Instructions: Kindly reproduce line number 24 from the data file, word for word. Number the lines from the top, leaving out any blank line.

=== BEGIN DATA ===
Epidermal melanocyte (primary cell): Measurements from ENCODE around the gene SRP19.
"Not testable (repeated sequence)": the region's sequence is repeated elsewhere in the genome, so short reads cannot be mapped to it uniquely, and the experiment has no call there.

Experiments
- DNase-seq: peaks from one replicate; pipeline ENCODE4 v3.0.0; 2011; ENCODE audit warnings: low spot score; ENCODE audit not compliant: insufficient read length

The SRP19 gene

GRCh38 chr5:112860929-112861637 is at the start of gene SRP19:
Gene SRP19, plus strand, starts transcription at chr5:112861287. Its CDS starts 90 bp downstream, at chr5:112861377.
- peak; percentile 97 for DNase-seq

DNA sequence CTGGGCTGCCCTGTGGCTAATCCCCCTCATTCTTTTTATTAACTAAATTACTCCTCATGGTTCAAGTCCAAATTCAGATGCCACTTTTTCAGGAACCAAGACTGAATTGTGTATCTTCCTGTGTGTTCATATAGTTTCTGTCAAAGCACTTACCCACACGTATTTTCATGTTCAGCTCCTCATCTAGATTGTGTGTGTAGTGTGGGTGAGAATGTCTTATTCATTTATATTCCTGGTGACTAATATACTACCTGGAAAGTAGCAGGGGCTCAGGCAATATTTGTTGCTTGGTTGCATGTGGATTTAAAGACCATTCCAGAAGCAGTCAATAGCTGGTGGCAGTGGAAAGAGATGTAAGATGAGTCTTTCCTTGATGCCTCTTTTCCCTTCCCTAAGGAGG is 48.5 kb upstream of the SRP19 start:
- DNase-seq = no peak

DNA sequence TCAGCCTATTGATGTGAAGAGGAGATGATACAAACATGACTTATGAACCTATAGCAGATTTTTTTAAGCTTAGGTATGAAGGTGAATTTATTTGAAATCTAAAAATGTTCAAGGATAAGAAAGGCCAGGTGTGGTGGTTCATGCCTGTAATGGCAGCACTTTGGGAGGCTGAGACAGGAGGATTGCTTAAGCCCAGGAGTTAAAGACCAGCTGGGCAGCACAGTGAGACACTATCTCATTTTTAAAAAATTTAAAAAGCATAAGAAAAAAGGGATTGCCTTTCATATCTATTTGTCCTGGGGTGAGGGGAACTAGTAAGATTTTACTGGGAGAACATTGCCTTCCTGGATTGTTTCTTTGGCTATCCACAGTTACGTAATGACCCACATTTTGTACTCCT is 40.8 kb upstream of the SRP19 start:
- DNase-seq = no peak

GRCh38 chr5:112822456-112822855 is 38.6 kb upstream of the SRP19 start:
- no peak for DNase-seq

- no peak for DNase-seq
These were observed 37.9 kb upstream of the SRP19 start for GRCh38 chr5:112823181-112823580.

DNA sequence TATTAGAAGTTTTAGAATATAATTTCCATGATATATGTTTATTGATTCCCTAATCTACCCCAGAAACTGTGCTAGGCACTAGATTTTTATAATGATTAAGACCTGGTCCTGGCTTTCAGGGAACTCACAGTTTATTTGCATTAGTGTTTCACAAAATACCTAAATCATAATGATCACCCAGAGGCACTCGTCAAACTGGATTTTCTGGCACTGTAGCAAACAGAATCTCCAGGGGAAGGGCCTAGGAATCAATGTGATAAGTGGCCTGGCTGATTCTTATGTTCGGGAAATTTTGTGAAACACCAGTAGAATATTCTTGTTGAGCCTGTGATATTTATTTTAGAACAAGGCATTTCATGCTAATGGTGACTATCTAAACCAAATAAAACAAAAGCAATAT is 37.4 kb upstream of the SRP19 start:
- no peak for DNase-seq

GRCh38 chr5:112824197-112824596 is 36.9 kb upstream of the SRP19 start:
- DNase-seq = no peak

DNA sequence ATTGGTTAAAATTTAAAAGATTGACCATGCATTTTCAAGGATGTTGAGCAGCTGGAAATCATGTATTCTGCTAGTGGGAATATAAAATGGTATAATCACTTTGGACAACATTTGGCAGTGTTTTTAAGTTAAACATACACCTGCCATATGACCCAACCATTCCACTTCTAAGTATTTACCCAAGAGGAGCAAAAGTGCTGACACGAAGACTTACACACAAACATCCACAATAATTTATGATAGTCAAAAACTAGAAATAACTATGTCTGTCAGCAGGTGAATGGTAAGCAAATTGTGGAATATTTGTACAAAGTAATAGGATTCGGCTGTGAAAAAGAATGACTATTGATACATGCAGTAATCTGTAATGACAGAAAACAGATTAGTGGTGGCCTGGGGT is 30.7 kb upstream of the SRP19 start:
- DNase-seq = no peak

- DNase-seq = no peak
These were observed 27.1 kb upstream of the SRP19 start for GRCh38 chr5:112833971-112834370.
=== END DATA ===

These were observed 27.1 kb upstream of the SRP19 start for GRCh38 chr5:112833971-112834370.